Once logged in, head to Users on the left-hand menu, then hover your mouse over your administrator account and click ‘Edit’. From here, scroll down until you find the ‘Account Management’ section where you should be able to click ‘Generate Password’. You can either use the password WordPress generates for you, or replace it with your own. Then, hit ‘Update Profile’.

Make sure to then update your Password Management software to store the new password.

Installing a WordPress security plugin can cover off a few more bases including additional brute-force prevention, malware scanning and an additional firewall more tuned to common WordPress attacks.

A very popular, not to mention free WordPress security plugin is WordFence. WordFence offers all of the above features with a few extras such as password auditing, live traffic views and source code verification. All of these features are fairly consistently offered among the leading WordPress security plugins. Two other extremely popular plugins would be Sucuri and iThemes Security, both of which are also worth looking into to see which option best suits your needs and budget.

Here’s a quick breakdown of what all of these terms mean:

Brute Force Prevention: Brute Force Prevention blocks suspicious failed login attempts to your WordPress login page, such as someone attempting to login with the default ‘admin’ username (which you should never be using!), someone using ‘forgot my password’ too many times, or simply getting the password wrong repeatedly. Any of these behaviours are a strong indicator of hackers or bots trying to gain access to your WordPress dashboard. Should a user/bot exhibit any of these signs, you can choose to either rate-limit how frequently they can load your site, block their IP address for a temporary amount of time, or if you wish, block their IP address permanently.

Malware Scanning/Source Code Verification: A good security plugin will regularly scan your website for any irregularities. It does this by comparing the code of your WordPress core, theme and plugin files against those found in the official WordPress Repository. If the scan notices any differences in the code, this could be a sign of foul play such as malware, code injections and backdoors. You will then be alerted and can determine if the difference is a safe one, or delete the contaminated file and download a new, clean version.

Firewall: A security plugin should offer a firewall that will protect your site from known exploits, even if your theme or plugins are vulnerable. It essentially monitors and identifies malicious traffic and stops it in it’s tracks, before any harm can be done.

Password Auditing: Password auditing is hand for sites with multiple or many users, as it checks the strength of user passwords and reports back on people who are using particularly weak passwords which may be compromising the overall security of your site, particularly if they are admin users.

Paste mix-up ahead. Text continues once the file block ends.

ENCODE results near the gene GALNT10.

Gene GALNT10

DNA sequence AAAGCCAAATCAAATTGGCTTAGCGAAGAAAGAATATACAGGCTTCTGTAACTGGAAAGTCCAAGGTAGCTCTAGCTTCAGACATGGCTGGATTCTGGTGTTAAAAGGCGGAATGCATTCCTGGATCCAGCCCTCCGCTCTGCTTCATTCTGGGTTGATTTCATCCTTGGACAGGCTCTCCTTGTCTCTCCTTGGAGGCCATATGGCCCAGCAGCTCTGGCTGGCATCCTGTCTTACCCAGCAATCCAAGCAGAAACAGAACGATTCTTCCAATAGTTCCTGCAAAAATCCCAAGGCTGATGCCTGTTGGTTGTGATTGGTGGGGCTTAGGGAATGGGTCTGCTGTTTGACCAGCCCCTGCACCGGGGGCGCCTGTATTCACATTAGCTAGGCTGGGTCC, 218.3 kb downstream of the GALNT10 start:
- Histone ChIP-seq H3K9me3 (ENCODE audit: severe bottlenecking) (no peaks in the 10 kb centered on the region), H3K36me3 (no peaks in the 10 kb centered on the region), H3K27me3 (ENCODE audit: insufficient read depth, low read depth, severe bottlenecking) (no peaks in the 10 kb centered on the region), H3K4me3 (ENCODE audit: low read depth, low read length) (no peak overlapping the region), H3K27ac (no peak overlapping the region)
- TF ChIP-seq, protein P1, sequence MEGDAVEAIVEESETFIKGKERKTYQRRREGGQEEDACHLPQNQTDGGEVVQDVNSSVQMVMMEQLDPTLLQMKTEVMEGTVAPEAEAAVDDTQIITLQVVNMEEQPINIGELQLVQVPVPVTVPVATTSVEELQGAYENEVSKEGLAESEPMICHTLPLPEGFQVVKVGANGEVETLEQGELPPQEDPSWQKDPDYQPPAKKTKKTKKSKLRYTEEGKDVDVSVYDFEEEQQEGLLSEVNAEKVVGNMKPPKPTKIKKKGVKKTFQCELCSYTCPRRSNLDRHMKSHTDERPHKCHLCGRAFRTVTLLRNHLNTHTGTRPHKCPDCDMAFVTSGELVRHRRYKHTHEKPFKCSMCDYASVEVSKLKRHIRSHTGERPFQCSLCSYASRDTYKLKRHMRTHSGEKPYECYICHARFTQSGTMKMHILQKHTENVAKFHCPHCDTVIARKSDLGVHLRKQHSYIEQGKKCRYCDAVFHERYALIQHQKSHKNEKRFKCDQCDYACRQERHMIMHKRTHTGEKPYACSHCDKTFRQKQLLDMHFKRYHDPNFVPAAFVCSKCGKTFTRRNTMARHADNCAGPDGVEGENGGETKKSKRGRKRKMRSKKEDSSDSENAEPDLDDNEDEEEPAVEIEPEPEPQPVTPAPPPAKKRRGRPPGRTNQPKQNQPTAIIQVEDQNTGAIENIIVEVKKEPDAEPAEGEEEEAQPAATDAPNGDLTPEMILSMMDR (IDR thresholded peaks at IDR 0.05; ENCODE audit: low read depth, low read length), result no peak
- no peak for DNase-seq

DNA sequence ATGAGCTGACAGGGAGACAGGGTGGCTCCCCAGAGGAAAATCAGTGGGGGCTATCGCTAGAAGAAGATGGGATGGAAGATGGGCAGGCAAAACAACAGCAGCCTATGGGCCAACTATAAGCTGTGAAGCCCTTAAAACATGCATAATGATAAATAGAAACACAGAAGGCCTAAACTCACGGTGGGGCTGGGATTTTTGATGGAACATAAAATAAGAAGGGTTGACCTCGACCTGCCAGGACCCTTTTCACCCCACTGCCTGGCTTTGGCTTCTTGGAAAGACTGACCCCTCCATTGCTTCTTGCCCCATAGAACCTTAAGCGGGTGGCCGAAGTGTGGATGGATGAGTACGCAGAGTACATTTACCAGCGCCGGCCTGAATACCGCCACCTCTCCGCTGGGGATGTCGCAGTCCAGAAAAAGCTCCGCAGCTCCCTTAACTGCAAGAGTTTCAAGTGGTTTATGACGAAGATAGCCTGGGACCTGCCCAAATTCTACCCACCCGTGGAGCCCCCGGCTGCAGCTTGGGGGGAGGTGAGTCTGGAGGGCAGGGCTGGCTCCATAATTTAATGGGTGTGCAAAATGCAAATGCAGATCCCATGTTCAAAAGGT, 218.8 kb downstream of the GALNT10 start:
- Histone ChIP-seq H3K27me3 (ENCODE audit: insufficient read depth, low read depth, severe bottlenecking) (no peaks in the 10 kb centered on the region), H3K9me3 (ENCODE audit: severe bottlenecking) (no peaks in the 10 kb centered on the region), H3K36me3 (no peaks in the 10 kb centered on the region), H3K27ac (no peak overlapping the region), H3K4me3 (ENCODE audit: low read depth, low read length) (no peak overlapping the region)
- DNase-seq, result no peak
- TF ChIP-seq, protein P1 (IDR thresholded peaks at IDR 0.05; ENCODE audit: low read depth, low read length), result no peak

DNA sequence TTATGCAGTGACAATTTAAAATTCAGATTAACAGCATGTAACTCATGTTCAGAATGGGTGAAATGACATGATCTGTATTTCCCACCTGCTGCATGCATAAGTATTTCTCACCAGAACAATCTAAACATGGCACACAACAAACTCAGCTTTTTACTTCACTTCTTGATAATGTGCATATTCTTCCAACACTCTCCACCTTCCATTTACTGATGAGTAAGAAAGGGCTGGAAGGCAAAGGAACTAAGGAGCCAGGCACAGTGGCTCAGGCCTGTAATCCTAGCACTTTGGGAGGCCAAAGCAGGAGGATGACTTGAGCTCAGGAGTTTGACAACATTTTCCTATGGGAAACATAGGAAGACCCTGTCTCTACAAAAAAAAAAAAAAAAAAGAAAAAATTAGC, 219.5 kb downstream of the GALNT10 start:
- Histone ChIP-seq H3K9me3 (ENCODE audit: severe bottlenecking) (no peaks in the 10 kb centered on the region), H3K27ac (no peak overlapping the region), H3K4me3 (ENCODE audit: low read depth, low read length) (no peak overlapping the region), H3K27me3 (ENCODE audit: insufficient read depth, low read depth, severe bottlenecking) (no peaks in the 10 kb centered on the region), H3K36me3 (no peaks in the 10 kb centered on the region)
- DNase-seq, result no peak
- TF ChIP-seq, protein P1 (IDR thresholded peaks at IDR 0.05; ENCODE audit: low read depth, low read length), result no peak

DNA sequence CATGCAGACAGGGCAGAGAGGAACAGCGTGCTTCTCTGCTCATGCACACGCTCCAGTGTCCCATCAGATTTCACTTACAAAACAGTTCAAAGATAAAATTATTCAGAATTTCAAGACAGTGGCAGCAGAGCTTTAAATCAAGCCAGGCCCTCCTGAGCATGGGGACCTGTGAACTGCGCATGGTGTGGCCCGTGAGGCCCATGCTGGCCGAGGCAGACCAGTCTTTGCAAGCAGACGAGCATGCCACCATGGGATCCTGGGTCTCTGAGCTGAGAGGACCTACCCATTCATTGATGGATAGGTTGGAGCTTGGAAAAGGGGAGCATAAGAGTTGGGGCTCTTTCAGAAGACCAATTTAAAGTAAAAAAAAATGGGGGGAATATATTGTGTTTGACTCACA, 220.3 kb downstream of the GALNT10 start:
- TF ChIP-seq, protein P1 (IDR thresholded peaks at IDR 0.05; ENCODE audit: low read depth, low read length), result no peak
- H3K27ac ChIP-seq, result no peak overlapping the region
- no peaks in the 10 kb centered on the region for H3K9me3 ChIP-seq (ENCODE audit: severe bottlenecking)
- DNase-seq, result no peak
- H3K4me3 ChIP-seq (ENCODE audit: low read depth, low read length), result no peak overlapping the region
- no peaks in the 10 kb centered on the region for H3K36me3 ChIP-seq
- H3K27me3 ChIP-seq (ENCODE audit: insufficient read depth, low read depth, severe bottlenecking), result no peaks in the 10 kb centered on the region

Live Traffic View: Live traffic view can help you see hack attempts in realtime. This can be handy if you receive a security alert that something has happened – you can watch in real time where in the world the attempts are coming from, the offending IP address and even how long they are spending trying to break into your site.

WordFence’s free version will cover all of the above bases, though they also offer a premium version which gives you a bunch of extras such as:

Geo-tracking/Geo-blocking: If you notice a large volume of malicious traffic originating from a particular location, you can block the entire country to save your website significant strain.

Real-Time Threat Defence Feed: This means that your site will be protected from known exploits as soon as they are discovered, as opposed to up to 30 days after discovery with the free version.

Spamvertisement Check: The plugin will check if your site has been added to any blacklists for sending spam (which may be happening without your knowledge). Allowing this continue can have a severe impact on your SEO ranking, so it is important to be made aware right away and resolve the issue.

Two-Factor Authentication: Adding an extra layer to the login process of your site brings it a lot closer to being air-tight to unauthorised logins. This feature asks you for a randomly generated code from an app on your phone, in addition to your password, before you can log in to your site successfully.

Uptime monitoring is an important aspect of keeping your finger on your website’s pulse. Should your website go down, you probably will want to be the first to know, rather than having your potential customers letting you know – or worse, having them give up and leave.

There are several great uptime monitors available, usually either for free or a very modest fee. We would recommend looking for an uptime monitor that offers keyword monitoring, as this gives you an additional layer of protection. Keyword monitoring basically ensures that a certain phrase can still be found on your website. If it can be, this means that your website must be up. However, if your keywords or phrase suddenly can’t be found, it could mean that either your server has gone down, or your website has possibly been compromised/hacked to display something it shouldn’t be.

This is much better than only monitoring for a server response, as otherwise, your website may be busy displaying traumatising, full-screen viagra adverts for a week or two before you notice. Sure, during this time the website is technically up, but now it’s the very bad kind of up.

ManageWP, whom we mentioned at the start of this article as a great option for off-site backups, also offer an uptime/keyword monitoring service for only one extra dollar (USD) per month. Pingdom is also a very popular option in this field, as well as Uptime Robot if you’re on a smaller budget.

Check out the other parts of the series here:

5 Tips to Optimise your cPanel Hosting for WordPress
– 5 Tips to Protect your cPanel Hosting for WordPress
5 Tips to Maintain your cPanel Hosting for WordPress
5 Tips to Optimise your Wordpress Website
– 5 Tips to Protect your WordPress Website (you are here)
5 Tips to Maintain your WordPress Website